As I write this, I just finished watching the series premier of "Outsourced," the NBC sitcom that was causing so much angst and consternation months before it even aired that the show itself was kind of anticlimactic. It was also absolutely hilarious.
In a post I wrote back in July, "Reaction to Outsourced' Sitcom Would Disappoint Our Forebears," I lamented the fact that so many of us have lost the ability to laugh at ourselves, and I drew this conclusion:
All of the hand-wringing over this show about offshore outsourcing is troubling. It bespeaks the emergence of a communal lack of self-confidence, resiliency and perseverance that have defined the character of this country for more than two centuries. We've allowed a natural economic shift to beat us down, when far worse circumstances failed to intimidate our forebears. They would no doubt be disappointed, and not by the executives at NBC.
Not surprisingly, that post drew a lot of negative reader commentary, including the requisite charges of a massive conspiracy against U.S. workers:
The fact that a show like this would surface at all means the insurgency has the globalists and India, Inc. on the run. Americans are waking up to the India, Inc./globalization fraud and the mainstream media is in a panic. You can bet someone from India had a hand in its creation. No doubt foreign lobbying group NASSCOM wanted to get further control of our media and called up the execs @ NBC and said "Hey, how about a show where we make fun of American workers and hype India. WE'LL PAY YOU". That's the way the NASSCOMs and Tatas of the world operate.
No doubt the show will depict all American workers as silly and stupid and all Indian workers as super-brilliant geniuses. This despite the fact that up until 1998 IT was 98% white American males and the fact that India has no native operating system, or applications. But that's ok -- let them continue with the propaganda.
It's probably safe to assume that this reader didn't watch the show. If he had, he would have seen just how wrong his uninformed presumption was. The show is about a Kansas City novelties company that outsources its call center to India, and sends a manager, Todd Dempsy (played by Ben Rappaport), there to run the operation. The Indian call-center employees are anything but "super-brilliant geniuses," although the actors who portray a couple of them might be accused of being comedic geniuses.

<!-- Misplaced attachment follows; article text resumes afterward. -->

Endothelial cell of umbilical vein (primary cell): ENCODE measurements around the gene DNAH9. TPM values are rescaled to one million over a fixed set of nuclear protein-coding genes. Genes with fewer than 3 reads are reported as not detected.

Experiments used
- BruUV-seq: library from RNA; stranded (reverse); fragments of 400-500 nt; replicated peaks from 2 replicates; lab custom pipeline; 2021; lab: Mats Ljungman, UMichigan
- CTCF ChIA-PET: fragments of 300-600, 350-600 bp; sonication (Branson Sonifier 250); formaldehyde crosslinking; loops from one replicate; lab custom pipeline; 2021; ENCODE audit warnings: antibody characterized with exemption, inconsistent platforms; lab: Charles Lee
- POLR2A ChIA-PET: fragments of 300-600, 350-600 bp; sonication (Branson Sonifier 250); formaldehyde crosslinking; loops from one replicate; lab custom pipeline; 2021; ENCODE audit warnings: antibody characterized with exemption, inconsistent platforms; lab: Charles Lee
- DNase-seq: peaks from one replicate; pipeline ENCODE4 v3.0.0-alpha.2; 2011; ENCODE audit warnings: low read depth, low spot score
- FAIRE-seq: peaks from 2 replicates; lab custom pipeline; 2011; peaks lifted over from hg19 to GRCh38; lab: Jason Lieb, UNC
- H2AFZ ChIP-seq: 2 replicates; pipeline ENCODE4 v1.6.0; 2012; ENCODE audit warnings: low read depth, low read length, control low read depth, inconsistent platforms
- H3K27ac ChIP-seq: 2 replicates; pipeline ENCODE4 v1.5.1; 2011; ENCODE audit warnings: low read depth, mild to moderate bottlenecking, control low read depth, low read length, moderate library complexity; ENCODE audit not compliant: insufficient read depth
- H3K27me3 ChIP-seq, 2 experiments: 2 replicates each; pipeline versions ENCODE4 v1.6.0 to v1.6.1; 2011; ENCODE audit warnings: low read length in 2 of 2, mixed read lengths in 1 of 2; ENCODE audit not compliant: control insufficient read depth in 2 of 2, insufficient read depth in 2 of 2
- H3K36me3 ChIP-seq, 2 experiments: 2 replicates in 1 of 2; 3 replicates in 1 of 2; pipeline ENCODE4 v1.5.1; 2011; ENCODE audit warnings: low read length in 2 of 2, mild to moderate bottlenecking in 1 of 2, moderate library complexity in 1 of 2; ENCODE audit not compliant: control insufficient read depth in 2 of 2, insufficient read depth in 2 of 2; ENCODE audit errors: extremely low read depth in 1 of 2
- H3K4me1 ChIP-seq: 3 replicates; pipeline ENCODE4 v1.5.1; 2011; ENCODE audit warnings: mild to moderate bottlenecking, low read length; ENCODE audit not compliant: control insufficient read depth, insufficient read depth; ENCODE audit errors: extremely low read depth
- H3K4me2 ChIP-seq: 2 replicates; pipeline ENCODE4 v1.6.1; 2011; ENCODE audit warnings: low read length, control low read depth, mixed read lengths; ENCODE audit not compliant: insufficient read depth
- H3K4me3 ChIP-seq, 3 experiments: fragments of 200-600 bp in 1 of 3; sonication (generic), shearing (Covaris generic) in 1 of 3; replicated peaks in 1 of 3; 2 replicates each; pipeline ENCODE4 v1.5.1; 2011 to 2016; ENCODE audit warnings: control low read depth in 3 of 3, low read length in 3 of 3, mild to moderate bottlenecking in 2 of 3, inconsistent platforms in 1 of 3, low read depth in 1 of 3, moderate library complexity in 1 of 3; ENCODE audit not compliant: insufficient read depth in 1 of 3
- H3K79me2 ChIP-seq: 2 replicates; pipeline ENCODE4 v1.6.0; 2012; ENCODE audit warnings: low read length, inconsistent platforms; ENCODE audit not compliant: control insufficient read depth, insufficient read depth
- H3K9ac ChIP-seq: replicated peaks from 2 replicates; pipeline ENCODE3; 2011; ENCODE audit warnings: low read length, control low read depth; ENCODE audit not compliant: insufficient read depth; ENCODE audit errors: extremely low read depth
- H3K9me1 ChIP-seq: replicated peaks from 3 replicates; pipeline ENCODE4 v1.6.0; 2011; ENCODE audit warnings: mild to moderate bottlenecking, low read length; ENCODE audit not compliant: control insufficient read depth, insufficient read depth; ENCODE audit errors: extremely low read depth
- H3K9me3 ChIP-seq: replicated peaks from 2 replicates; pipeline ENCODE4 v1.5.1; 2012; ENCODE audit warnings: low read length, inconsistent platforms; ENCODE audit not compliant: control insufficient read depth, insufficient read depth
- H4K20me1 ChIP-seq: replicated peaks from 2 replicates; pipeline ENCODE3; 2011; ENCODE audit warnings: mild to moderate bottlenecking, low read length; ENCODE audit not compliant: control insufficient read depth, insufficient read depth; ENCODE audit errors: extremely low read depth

There are plenty of cheap laughs, but they're at the expense of all concerned-from the goofy Indian employees to the goofy American company that sells products like fake vomit and blood pools. It's simply a show with an immature brand of humor that goofy people like me laugh at, not the calculated, orchestrated twist of some anti-American dagger.
All of that said, the show did offer at least one takeaway that warranted pondering rather than laughter.
Not far into the show, when the Todd Dempsy character went to the cafeteria for lunch for the first time, he joined another American-a call-center manager from another company who was sitting alone at a table. He was eating the all-American lunch he had brought from home, and he warned Todd about the gastric price he would pay if he ate the local fare.
The final scene also opened in the cafeteria, with Todd holding his tray of Indian food. He glanced at the other American manager sitting alone at a table, then he looked over at a big table filled with the employees from his call center, one of whom motioned for him to join them. He did just that, clearly enjoying the camaraderie that was already developing.
That scene reminded me of a more recent post: "Be a Better Manager: Embed Yourself in a Foreign Culture." In that post, I wrote about research that found that expatriates who immerse themselves in the local culture tend to be more creative-and, by extension, better managers-than those who don't.
A show that can be funny and reinforce an uplifting message of multiculturalism all at the same time can't be all bad. If you're going to bash it, at the very least find out what it is you're bashing.